Birth is Not Therapy
Guest blog-Chloe Bayfield (http://chloebayfield.com/)
March 2, 2012
I know that may be an obvious thing to say. But do you know what it has only just occurred to me. After I wrote the the last post about my VBAC attempt I was thinking about the huge amount of pressure I placed on that birth. I didn’t just want a lovely home birth I wanted a birth which rewrote history? A birth so amazing that it wiped out my previous c-sections. Even if I had achieved my home birth and then sunk into my lovely bed would it have been enough? Probably not.
So I had planned my beautiful VBAC. I researched, I talked and I prepared. Risks were investigated and fears allayed. Support was found and a birth pool bought. I knew I was doing the best for myself, my baby and my family. Brilliant! But I overlooked one very important detail, baggage. Partly I think because I didn’t realise quite how much of it I was carrying around.
Birth should be amazing, it should be something that you remember with pride and love. It doesn’t always go to plan and it means different things to each of us. We can try to make our birthing experiences as positive as possible. If we put in the leg work and ensure we are aware of what we want from our births and how we plan to achieve that. Of course that’s no guarantee, but it’s a move in the right direction. But I do wonder if we pile too much responsibility onto birth? If when we make our list of “wants” when planning our births and write something which falls outside of a birth’s job description then we need to stop. A natural birth after a c-section or a water birth after a unassisted birth on the motorway will almost definitely be a healing experience. But if we start expecting birth to eradicate or rewrite history then I think we are setting ourselves up for a fall?
We want our births to gloriously herald the end of a long hard pregnancy. We want them to ceremoniously welcome our new pride and joy. We pin all of the hopes, fears and issues from previous births neatly onto them. Some even hope they will signify a new lease of life for their marriage. Poor poor little birth, it’s just the one event, I don’t think it can or should handle the strain of such expectation. Whilst birth can have far reaching ramifications it can’t automatically absolve you of those issues. It can give it out but it can’t take it back. Like every other aspect of birthing we need to take ownership of these expectations and resolve them in a more controlled way than pinning them all onto poor birth.
If we pretend for a minute that I got my amazing home birth, something I’ve done a few times. What would I be feeling? I would of course be elated and ecstatic. And I would ride that wave of achievement for a while. Then once the hormones and adrenaline subside I think other emotions would flood in. This birth was amazing! It proves that my body can do it! Do you know what, that makes those two c-sections even harder to swallow. I should have been able to experience this three times, not once. And then the if only thought process starts. What if I knew what I know now ten years ago? What if I had said no? No a thousand times over! NO I don’t want that test, scan, monitor.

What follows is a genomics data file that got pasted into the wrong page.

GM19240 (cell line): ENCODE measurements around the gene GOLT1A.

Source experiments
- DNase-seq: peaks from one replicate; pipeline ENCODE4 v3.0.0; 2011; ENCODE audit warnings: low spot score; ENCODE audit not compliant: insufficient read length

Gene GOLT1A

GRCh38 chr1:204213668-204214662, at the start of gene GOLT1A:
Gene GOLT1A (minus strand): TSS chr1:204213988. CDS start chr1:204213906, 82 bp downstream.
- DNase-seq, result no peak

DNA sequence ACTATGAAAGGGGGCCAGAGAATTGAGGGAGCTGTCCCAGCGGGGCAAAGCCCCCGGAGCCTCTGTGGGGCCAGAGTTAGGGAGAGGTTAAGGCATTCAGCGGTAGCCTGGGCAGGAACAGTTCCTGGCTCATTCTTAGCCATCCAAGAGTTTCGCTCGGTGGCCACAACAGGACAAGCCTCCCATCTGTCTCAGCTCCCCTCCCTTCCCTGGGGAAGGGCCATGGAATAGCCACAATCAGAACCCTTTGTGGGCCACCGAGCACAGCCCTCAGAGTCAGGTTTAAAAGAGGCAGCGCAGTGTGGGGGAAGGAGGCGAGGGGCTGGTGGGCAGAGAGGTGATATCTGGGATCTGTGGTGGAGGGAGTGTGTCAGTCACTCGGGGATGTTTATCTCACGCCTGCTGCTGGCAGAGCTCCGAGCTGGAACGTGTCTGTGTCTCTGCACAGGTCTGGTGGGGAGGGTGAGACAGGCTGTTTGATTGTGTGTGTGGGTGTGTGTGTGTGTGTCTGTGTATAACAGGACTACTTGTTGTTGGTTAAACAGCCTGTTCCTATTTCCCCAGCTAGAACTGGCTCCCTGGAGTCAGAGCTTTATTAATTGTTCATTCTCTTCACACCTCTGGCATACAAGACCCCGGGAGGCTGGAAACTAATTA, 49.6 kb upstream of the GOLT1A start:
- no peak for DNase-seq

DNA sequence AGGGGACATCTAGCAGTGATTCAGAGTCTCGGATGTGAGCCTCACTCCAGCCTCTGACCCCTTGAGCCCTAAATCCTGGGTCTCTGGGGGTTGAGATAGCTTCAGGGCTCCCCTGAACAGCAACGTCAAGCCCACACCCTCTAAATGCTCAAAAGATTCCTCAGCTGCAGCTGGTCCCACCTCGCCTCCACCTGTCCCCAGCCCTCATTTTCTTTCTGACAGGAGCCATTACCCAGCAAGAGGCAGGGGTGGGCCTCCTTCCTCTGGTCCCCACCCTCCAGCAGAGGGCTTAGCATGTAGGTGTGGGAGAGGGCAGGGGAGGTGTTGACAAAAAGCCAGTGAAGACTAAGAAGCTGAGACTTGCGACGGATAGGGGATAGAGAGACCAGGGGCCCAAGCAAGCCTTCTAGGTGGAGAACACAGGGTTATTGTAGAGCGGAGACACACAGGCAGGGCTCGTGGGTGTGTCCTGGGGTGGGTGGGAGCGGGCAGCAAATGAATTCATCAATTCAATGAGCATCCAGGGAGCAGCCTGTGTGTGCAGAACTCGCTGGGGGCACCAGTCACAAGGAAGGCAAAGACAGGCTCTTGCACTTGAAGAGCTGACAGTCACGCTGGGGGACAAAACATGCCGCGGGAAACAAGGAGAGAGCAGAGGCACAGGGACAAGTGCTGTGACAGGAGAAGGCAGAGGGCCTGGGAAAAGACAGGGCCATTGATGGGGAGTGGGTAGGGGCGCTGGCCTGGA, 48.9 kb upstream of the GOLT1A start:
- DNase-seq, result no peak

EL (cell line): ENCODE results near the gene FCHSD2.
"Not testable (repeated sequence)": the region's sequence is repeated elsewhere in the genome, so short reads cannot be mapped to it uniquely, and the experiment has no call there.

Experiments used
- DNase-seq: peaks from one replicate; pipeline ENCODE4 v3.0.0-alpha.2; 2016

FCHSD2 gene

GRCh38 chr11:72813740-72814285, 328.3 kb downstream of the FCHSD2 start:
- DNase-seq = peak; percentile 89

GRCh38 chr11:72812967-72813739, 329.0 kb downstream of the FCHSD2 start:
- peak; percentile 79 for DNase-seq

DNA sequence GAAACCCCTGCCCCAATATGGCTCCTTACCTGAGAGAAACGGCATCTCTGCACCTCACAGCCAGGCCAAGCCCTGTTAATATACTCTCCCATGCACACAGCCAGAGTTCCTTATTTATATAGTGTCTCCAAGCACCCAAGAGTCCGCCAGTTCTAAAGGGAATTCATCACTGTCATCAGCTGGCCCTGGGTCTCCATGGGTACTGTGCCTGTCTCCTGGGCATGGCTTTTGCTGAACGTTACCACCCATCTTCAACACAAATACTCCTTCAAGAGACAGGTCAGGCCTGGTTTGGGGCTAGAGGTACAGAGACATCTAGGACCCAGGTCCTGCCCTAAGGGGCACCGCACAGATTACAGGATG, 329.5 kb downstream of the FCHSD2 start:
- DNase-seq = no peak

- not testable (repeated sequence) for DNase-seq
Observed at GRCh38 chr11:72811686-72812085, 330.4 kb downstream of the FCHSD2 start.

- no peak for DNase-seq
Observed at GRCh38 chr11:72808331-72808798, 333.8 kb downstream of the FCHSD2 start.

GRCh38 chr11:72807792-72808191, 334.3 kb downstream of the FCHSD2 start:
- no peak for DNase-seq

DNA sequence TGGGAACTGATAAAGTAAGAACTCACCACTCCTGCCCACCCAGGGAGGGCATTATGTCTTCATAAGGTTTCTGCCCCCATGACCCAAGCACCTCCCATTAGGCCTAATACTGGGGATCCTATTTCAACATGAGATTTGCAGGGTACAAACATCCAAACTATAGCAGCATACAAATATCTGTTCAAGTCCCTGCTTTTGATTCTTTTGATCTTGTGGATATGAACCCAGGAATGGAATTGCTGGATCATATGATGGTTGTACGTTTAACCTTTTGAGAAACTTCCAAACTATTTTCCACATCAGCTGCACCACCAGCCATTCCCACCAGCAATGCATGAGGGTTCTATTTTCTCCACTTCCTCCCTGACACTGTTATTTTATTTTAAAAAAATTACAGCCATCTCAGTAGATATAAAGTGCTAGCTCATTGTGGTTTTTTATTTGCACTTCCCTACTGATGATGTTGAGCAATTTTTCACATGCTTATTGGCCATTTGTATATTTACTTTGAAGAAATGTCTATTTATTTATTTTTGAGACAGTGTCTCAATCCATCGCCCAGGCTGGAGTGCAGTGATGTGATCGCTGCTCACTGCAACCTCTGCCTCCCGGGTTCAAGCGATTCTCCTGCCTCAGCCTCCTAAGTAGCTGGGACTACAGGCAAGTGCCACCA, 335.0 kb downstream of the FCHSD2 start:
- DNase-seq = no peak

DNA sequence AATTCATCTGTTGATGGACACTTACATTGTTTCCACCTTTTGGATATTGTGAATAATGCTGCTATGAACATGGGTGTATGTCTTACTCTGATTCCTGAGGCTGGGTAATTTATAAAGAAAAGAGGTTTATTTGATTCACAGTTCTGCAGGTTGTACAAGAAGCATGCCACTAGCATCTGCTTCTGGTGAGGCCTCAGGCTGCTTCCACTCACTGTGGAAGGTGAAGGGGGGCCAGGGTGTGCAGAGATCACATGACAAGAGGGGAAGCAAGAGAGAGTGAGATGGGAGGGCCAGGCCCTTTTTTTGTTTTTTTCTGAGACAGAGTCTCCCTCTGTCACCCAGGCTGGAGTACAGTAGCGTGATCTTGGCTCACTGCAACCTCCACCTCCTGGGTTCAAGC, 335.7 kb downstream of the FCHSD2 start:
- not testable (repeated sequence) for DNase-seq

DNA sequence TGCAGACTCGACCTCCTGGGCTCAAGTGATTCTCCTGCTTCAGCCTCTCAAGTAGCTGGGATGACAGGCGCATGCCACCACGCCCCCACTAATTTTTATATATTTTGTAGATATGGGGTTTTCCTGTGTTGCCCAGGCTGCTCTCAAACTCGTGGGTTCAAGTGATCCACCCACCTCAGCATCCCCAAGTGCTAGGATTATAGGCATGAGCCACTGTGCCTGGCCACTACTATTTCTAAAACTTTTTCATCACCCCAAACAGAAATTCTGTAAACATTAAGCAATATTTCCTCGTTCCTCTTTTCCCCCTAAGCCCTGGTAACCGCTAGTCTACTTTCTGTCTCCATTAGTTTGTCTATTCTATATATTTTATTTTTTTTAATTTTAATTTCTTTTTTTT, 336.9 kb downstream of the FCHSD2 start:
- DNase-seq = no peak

Do you see? Whatever happened during my third birth, whatever the outcome there would still have been fallout. If I had another birth and it went 100% to plan? There will still be fallout. That is unless I take time to address the birthing issues which I carry with me. My philosophy always used to be “shit happens, move on”. What I didn’t realise until very recently was that shit happened and 80% of me moved on. I thought I was grieving for my perfect birth, and I was, but not this one, or at least not this one alone. I filed away my previous two births in a box marked “not as good as expected”. At the time I didn’t realise the effects they had and would continue to have on me.
So this birth ended in a section, and that hit me. Then the fact that this was in all probability due to my first section hit me. The fact that I then had another needless c-section joined the queue of grievances. Wham! A cascade of disappointments and regrets, suppressed for over a decade fell into my lap. And I buckled under the weight. Who wouldn’t? If I had dealt with my birthing past before then I would still have been bitterly disappointed not to have my VBAC dream come true. but the grief would have stopped there.
Let birth be what it should be. Allow it to be something wonderful, trust it and thank it for allowing you to demonstrate what a wonderful strong woman you are. But please don’t expect it to take on miraculous time travelling, history rewriting powers. You alone can be that amazing, don’t assign your emotional recovery to one life event, it’s just not up to the job.
Chloes blog can be found at http://chloebayfield.com/